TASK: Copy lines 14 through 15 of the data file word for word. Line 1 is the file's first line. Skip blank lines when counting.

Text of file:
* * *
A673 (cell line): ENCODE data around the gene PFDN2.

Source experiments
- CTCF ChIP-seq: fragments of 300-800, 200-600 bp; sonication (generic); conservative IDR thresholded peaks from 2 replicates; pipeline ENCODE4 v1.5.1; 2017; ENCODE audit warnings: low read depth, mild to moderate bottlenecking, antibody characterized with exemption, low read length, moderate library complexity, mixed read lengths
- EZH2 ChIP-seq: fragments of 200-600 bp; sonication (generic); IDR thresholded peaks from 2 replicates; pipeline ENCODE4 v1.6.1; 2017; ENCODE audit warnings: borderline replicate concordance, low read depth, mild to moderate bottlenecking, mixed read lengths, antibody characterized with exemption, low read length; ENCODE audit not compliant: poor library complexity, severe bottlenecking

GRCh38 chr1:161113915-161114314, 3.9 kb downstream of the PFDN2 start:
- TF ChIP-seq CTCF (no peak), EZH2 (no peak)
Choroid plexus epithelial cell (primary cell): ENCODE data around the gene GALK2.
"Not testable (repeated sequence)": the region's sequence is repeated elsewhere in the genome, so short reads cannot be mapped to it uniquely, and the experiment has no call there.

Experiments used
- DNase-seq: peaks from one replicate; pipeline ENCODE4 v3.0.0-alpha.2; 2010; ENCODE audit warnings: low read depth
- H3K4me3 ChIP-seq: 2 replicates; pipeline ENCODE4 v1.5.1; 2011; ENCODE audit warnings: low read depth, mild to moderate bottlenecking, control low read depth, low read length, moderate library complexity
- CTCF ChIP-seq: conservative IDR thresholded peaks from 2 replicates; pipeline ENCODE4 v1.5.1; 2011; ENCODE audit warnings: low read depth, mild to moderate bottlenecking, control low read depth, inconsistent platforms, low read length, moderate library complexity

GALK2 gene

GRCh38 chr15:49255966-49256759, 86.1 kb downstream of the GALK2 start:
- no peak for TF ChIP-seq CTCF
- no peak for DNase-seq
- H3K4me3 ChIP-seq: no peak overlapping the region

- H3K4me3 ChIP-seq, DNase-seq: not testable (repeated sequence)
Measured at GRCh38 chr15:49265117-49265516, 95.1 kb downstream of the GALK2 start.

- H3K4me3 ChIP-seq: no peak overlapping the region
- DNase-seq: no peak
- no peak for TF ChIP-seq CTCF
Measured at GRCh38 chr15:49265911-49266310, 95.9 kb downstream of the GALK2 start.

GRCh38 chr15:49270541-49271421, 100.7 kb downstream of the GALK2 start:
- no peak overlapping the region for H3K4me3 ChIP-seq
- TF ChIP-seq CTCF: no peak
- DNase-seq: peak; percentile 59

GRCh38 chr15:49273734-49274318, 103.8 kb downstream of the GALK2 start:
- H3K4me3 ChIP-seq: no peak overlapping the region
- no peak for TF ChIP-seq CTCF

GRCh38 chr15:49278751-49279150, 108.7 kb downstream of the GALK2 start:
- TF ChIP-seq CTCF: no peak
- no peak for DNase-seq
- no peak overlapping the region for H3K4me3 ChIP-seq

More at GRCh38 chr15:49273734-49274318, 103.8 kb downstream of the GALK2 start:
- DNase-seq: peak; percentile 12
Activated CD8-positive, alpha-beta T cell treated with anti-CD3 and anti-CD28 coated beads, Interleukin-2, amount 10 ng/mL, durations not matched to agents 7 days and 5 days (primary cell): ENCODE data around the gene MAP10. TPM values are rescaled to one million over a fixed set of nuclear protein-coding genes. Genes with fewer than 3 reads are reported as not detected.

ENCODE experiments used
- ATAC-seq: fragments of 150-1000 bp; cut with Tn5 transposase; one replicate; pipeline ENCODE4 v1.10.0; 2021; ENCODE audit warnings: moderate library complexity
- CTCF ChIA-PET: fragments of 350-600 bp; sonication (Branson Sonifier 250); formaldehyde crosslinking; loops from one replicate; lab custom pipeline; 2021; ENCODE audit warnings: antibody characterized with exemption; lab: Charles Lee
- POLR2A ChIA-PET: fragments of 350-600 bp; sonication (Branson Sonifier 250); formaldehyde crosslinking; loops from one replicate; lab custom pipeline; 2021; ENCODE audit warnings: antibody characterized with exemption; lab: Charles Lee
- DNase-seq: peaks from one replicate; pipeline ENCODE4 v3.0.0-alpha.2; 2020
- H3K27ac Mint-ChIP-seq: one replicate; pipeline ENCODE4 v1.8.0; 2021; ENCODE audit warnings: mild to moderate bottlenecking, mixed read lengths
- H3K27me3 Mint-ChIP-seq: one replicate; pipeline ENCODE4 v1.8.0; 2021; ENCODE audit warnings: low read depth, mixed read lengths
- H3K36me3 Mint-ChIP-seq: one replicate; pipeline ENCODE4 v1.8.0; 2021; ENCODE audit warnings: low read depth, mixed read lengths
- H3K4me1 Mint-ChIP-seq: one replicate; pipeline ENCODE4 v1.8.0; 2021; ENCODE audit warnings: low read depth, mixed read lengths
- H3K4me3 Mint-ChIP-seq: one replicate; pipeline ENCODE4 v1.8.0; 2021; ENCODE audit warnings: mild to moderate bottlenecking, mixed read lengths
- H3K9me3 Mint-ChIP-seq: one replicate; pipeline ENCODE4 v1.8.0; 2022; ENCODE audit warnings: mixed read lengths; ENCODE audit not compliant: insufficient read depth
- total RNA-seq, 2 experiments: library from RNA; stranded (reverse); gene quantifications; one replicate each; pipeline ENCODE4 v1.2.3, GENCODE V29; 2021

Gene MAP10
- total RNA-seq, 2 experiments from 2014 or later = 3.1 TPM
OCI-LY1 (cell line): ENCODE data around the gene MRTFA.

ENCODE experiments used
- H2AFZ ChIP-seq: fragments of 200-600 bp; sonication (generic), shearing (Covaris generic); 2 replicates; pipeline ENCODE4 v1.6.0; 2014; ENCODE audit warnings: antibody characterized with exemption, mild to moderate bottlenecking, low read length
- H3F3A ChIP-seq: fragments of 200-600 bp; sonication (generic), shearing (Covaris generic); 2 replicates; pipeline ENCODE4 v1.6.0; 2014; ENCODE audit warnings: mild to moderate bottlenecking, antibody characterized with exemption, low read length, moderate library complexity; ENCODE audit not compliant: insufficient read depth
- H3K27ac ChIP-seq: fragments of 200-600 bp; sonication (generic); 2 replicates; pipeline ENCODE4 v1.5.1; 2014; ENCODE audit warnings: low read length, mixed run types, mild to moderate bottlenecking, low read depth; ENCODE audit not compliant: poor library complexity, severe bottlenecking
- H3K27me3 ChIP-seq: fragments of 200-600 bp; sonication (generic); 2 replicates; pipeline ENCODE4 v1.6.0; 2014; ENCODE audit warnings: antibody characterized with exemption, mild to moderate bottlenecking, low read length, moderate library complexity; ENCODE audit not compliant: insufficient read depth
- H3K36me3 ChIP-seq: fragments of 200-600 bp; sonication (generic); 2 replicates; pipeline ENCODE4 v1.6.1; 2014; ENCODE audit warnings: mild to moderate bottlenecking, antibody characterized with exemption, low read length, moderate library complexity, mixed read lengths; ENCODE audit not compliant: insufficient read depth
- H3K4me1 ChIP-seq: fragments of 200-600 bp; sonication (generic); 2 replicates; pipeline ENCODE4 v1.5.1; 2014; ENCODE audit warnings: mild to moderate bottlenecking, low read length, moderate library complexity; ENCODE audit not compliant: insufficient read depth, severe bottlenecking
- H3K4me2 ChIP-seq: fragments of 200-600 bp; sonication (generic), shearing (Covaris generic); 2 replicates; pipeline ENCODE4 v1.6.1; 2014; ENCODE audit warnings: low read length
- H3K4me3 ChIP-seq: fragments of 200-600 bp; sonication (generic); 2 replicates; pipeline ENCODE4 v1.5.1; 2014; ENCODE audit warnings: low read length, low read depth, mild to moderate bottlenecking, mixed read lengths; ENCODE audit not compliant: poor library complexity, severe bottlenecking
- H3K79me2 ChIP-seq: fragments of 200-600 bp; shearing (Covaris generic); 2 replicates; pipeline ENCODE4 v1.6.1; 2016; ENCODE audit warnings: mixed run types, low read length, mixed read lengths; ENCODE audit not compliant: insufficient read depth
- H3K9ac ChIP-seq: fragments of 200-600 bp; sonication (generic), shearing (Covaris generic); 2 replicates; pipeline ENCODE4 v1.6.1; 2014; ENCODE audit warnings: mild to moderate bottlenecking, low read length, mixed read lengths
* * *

GRCh38 chr15:49255966-49256759, 86.1 kb downstream of the GALK2 start:
- no peak for TF ChIP-seq CTCF